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Pay us for the extra hour on shift when clocks go back, say nurses

Nursing Standard’s poll of readers on Twitter and Instagram found an overwhelming majority of nurses say they should be paid for the extra hour of work

Nursing Standard’s poll of readers on Twitter and Instagram found an overwhelming majority of nurses say they should be paid for the extra hour of work

Are you a nurse working a night shift on Saturday? The end of daylight savings means the clocks go back overnight, but while that means an extra hour in bed for some, it also means an extra hour on shift for healthcare workers.

Many nurses say they will not be getting any extra cash for working the additional hour

So, it comes as no surprise that the majority of nurses think they should get paid for that hour. Nursing Standard took to social media to ask our readers what they think of the prospect of working an

Nursing Standard’s poll of readers on Twitter and Instagram found an overwhelming majority of nurses say they should be paid for the extra hour of work

Nursing Standard’s poll of readers on Twitter and Instagram found an overwhelming majority of nurses say they should be paid for the extra hour’s work
Picture: iStock

Are you a nurse working a night shift on Saturday? The end of daylight savings means the clocks go back overnight, but while that means an extra hour in bed for some, it also means an extra hour on shift for healthcare workers.

Many nurses say they will not be getting any extra cash for working the additional hour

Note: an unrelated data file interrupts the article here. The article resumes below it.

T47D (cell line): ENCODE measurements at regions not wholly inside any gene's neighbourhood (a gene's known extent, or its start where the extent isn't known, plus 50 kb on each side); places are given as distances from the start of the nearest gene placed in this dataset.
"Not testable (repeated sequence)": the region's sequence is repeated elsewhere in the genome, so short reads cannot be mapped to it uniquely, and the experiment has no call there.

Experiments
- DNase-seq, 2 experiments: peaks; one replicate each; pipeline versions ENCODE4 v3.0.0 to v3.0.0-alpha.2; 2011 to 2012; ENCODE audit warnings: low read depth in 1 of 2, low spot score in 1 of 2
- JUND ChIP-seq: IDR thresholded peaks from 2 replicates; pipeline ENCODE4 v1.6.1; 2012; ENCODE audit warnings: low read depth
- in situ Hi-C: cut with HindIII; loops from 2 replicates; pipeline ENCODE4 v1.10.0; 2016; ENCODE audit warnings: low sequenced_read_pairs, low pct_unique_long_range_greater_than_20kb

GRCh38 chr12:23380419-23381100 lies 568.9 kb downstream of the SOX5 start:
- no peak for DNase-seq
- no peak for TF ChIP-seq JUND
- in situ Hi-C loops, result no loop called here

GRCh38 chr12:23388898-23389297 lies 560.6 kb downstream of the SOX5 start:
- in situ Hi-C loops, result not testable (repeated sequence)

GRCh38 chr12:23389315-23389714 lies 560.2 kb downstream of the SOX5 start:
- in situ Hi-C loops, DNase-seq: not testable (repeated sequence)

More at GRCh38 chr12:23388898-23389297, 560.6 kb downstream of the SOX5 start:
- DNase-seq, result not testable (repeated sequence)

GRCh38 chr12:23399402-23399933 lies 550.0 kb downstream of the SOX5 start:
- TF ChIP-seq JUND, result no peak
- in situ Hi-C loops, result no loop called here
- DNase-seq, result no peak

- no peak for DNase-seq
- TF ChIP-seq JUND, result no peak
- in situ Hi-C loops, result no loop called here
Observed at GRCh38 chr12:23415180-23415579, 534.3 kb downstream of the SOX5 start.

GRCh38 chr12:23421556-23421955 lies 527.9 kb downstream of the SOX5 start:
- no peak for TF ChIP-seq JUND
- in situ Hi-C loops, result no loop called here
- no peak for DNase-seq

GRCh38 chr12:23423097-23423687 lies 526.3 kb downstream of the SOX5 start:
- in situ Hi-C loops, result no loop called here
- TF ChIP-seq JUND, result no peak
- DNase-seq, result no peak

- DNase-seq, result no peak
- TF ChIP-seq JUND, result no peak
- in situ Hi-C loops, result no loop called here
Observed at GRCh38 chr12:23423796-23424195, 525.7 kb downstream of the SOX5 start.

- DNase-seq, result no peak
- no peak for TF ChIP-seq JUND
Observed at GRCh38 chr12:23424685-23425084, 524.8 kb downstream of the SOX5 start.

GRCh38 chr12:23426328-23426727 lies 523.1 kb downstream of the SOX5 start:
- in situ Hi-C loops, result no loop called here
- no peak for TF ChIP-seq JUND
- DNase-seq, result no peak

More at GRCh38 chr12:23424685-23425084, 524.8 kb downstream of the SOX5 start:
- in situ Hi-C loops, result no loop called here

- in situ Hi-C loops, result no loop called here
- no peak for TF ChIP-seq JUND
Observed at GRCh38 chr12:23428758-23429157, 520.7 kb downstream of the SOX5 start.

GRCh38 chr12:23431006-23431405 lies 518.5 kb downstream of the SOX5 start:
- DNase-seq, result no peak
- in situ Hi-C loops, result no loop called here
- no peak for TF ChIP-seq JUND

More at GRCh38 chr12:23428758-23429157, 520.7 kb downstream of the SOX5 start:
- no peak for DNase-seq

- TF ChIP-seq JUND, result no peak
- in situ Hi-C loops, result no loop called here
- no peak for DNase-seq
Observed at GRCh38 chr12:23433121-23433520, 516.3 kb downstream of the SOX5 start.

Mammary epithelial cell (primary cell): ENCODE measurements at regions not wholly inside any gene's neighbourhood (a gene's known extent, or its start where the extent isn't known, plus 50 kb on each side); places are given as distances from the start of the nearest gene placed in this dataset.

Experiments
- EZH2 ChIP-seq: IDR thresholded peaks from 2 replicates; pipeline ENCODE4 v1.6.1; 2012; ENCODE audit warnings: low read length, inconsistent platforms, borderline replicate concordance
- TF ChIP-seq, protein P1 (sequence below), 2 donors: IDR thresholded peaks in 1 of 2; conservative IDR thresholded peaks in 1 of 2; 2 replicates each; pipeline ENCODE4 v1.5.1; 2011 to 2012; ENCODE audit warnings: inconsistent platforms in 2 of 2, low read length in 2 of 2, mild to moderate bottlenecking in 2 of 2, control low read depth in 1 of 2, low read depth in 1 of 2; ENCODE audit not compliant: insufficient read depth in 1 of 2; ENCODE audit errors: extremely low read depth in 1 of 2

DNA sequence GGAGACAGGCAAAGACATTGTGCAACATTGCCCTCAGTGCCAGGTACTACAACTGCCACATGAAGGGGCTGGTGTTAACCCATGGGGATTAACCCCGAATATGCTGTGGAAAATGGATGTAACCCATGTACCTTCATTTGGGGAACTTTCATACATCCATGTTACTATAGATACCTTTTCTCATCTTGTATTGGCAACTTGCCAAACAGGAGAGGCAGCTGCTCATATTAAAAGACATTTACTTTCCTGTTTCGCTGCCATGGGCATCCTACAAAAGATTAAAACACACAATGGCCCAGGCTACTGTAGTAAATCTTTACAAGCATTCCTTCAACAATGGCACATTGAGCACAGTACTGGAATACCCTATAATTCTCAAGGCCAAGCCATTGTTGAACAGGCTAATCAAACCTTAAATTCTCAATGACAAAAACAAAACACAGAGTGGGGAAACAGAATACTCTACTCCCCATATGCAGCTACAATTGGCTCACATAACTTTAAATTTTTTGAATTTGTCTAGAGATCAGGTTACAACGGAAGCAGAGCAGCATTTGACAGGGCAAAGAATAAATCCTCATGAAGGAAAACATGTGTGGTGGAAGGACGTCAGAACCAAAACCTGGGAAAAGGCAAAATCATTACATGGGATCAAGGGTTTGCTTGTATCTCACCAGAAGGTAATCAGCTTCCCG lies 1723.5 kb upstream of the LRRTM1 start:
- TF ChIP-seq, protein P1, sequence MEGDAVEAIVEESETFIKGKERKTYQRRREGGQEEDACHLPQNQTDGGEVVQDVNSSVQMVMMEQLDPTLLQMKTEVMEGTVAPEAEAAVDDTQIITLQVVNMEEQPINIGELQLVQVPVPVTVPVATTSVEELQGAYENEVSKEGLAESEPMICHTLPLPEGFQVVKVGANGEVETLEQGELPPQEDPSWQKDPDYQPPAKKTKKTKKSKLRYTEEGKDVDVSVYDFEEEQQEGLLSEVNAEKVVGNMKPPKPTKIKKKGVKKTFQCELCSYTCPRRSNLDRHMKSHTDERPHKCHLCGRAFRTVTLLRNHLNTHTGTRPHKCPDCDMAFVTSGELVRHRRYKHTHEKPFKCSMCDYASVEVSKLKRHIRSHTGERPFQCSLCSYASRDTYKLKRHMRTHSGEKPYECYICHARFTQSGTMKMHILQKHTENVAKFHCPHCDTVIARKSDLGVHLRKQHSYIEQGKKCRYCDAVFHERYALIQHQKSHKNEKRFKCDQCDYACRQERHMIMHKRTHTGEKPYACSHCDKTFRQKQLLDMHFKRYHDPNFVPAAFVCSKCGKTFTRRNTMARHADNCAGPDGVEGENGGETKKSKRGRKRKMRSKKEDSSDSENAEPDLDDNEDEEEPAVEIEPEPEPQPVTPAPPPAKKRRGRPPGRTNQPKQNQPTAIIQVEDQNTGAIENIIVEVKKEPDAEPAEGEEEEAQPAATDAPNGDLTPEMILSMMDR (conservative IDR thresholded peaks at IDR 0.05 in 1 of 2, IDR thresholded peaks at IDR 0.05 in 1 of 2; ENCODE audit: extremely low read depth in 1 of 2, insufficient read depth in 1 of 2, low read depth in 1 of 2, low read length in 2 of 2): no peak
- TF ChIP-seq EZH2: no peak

So, it comes as no surprise that the majority of nurses think they should get paid for that hour. Nursing Standard took to social media to ask our readers what they think of the prospect of working an hour unpaid, needless to say many agreed it was unacceptable.

A poll of our readers on our Instagram had 750 responses, with 93% agreeing they should be paid for the extra hour. Meanwhile, some 402 nurses responded to a question on whether they are getting paid for the hour, with 86% saying they would not be seeing any extra cash for the extra hour worked.

Over on our Twitter page 98% of the 832 agreed they should get paid for additional hour, while 2% disagreed.

The clocks going back marks the official end of daylight savings and British Summer Time and occurs on the last Sunday of October. This year, the clocks will go back at 2am on Sunday, 30 October. Many of us relish the extra hour in bed on Sunday morning, but for nurses it does not just result in an extra hour of work, it also has a knock-on effect on paperwork.

One London nurse, who wanted to stay anonymous, said she had purposely chosen not to work this weekend because she ‘already works enough hours for free’.

‘Ridiculous expectation’ to work 13.5-hour shift and not get paid for it, says nurse

‘I genuinely think it’s an absolute p***-take. I’ve worked it once because I forgot to request it off and it was horrible,’ she told Nursing Standard.

‘Firstly, it messes up all your documentation since you have two 1ams on everything, but it’s also a ridiculous expectation that you work a 13.5-hour shift and aren’t compensated for it. It’s an absolute joke.’

But other nurses suggested that the shifts even out if you work a night shift when the clocks go forward in March – meaning they work an hour less. But, of course, that only equals out if a nurse works both shifts.

One nurse replied on Instagram: ‘Those that work the extra shift when you lose an hour would lose that hour’s pay. Ideally if you work one, you’d work the other to even it out.’

According to NHS Employers, staff working shifts are paid for the hours of the shift. For example, a nurse working 12am to 8am would get paid for those eight hours, but when the clocks go back the shift is still classed as 12am to 8am despite it being a 9-hour shift. There does not appear to be any official guidance for NHS organisations about paying staff for the extra hour.

The RCN declined a request for comment.


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